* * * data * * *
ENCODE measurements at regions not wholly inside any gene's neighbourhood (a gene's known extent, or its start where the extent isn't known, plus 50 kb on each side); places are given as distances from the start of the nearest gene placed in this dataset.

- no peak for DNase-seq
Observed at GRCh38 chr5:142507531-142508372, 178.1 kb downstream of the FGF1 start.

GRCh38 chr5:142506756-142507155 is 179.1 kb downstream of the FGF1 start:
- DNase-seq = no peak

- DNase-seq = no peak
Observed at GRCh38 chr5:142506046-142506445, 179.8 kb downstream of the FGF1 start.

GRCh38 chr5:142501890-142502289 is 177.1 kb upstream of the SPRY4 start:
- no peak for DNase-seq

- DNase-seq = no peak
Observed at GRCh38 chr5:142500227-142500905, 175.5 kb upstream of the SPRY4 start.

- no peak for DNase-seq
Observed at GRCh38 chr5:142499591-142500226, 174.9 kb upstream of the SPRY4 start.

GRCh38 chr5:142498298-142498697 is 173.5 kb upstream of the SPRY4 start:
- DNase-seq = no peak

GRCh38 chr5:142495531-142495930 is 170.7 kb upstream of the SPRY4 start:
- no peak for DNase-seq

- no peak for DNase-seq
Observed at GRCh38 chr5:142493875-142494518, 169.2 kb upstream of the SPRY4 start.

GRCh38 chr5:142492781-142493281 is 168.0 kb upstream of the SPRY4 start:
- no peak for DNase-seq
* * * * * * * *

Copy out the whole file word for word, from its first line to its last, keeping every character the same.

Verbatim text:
ENCODE measurements at regions not wholly inside any gene's neighbourhood (a gene's known extent, or its start where the extent isn't known, plus 50 kb on each side); places are given as distances from the start of the nearest gene placed in this dataset.

- no peak for DNase-seq
Observed at GRCh38 chr5:142507531-142508372, 178.1 kb downstream of the FGF1 start.

GRCh38 chr5:142506756-142507155 is 179.1 kb downstream of the FGF1 start:
- DNase-seq = no peak

- DNase-seq = no peak
Observed at GRCh38 chr5:142506046-142506445, 179.8 kb downstream of the FGF1 start.

GRCh38 chr5:142501890-142502289 is 177.1 kb upstream of the SPRY4 start:
- no peak for DNase-seq

- DNase-seq = no peak
Observed at GRCh38 chr5:142500227-142500905, 175.5 kb upstream of the SPRY4 start.

- no peak for DNase-seq
Observed at GRCh38 chr5:142499591-142500226, 174.9 kb upstream of the SPRY4 start.

GRCh38 chr5:142498298-142498697 is 173.5 kb upstream of the SPRY4 start:
- DNase-seq = no peak

GRCh38 chr5:142495531-142495930 is 170.7 kb upstream of the SPRY4 start:
- no peak for DNase-seq

- no peak for DNase-seq
Observed at GRCh38 chr5:142493875-142494518, 169.2 kb upstream of the SPRY4 start.

GRCh38 chr5:142492781-142493281 is 168.0 kb upstream of the SPRY4 start:
- no peak for DNase-seq